- Federal Direct Unsubsidized Loans: Law school students can borrow up to $20,500 each academic year from the United States Department of Education in federal Direct Unsubsidized Loans. Because these loans are unsubsidized, interest begins to accrue as soon as the loan is disbursed to you. These loans are eligible for deferment and different repayment plans, such as income-driven plans.
- Federal Direct PLUS Loans: If you don’t have an adverse credit history, you might qualify for a federal Direct PLUS Loan. If you have issues in your credit file such as bills that are more than 90 days late, or a bankruptcy or foreclosure within the last 5 years, you will need to find a cosigner. With PLUS loans, you can borrow as much as you need to cover your school expenses, minus other forms of financial aid or grants you receive. PLUS loans for law school graduates also have a grace period, but begin to accrue interest as soon as they are disbursed.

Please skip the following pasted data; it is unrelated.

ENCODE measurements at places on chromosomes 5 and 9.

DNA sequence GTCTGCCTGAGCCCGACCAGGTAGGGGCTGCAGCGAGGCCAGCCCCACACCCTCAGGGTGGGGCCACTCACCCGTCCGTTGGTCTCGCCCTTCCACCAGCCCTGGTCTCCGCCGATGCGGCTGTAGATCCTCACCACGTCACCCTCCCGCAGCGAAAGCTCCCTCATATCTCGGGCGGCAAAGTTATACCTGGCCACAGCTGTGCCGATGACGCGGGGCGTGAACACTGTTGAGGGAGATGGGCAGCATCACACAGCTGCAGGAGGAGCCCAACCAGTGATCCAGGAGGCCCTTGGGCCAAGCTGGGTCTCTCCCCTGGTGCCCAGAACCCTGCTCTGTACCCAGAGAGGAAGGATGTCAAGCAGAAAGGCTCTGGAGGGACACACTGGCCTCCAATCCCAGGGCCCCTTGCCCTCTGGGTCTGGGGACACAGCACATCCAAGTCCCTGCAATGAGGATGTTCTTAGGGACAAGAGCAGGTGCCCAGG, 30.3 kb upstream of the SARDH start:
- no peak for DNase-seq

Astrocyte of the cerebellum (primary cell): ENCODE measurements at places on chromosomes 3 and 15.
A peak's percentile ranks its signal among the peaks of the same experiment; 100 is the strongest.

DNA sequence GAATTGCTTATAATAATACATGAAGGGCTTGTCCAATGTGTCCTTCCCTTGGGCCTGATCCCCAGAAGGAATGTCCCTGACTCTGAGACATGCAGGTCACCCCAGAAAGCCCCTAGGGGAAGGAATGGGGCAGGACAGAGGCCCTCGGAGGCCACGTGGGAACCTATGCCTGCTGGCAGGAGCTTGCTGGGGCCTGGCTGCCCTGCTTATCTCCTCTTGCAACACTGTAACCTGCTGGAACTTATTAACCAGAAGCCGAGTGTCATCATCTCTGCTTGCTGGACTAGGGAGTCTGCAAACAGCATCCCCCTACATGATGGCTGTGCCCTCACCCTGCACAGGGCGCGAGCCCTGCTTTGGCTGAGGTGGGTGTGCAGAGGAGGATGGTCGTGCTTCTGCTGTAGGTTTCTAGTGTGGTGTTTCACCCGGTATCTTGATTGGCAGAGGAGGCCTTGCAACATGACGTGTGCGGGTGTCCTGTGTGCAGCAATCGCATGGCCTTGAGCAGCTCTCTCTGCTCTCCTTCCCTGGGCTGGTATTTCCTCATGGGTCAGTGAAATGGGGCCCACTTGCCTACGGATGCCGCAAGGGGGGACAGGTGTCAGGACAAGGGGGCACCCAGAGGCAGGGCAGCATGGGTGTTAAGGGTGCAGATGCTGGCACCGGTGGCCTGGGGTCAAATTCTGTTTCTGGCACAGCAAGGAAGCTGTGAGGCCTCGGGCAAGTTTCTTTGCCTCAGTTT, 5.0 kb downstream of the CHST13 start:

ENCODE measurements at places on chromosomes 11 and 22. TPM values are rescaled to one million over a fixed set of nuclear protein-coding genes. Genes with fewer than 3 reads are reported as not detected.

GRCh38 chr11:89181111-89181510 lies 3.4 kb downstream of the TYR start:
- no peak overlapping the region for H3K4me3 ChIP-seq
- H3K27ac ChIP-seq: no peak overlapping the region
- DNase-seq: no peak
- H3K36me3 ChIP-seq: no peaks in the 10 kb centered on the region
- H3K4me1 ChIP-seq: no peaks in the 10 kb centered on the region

- Work-study programs: Your financial aid award letter will let you know whether you qualify for work-study, but you’re usually responsible for finding a qualifying job (typically on campus). With a work-study job, you’re guaranteed to make at least the federal minimum wage.
4. Consider private student loans
If you’re not eligible for federal loans, are looking for more competitive interest rates and options, or need postgraduate loans while you study for the bar exam, private loans can be a great option. With some of the best private student loan lenders, you might be able to get a more competitive interest rate, saving yourself thousands of dollars over the life of your loans.